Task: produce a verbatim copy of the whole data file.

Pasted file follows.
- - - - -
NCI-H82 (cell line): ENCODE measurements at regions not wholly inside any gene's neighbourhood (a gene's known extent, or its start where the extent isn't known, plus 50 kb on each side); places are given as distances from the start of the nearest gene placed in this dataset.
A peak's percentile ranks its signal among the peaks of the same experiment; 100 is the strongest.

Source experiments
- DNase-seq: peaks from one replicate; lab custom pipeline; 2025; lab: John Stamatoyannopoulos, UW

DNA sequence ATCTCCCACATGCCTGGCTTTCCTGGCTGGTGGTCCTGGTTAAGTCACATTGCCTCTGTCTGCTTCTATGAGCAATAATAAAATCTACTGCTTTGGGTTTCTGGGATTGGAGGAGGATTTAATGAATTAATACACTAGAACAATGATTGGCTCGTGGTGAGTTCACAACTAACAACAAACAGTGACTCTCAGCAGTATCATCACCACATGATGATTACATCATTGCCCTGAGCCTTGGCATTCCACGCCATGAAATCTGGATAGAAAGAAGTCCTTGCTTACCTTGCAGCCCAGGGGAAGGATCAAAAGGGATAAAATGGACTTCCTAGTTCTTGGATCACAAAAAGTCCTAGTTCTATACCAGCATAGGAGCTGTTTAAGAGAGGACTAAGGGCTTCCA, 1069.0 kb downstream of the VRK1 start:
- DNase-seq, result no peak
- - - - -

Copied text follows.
NCI-H82 (cell line): ENCODE measurements at regions not wholly inside any gene's neighbourhood (a gene's known extent, or its start where the extent isn't known, plus 50 kb on each side); places are given as distances from the start of the nearest gene placed in this dataset.
A peak's percentile ranks its signal among the peaks of the same experiment; 100 is the strongest.

Source experiments
- DNase-seq: peaks from one replicate; lab custom pipeline; 2025; lab: John Stamatoyannopoulos, UW

DNA sequence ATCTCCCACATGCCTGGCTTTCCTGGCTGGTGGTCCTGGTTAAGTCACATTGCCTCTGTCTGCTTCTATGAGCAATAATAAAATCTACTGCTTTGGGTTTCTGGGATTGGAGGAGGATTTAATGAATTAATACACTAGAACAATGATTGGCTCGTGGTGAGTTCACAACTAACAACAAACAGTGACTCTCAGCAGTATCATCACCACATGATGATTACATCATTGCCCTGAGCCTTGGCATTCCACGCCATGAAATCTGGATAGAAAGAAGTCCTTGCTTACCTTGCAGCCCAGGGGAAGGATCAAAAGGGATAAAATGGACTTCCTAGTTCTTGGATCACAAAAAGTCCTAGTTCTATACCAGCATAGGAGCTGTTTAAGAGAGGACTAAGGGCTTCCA, 1069.0 kb downstream of the VRK1 start:
- DNase-seq, result no peak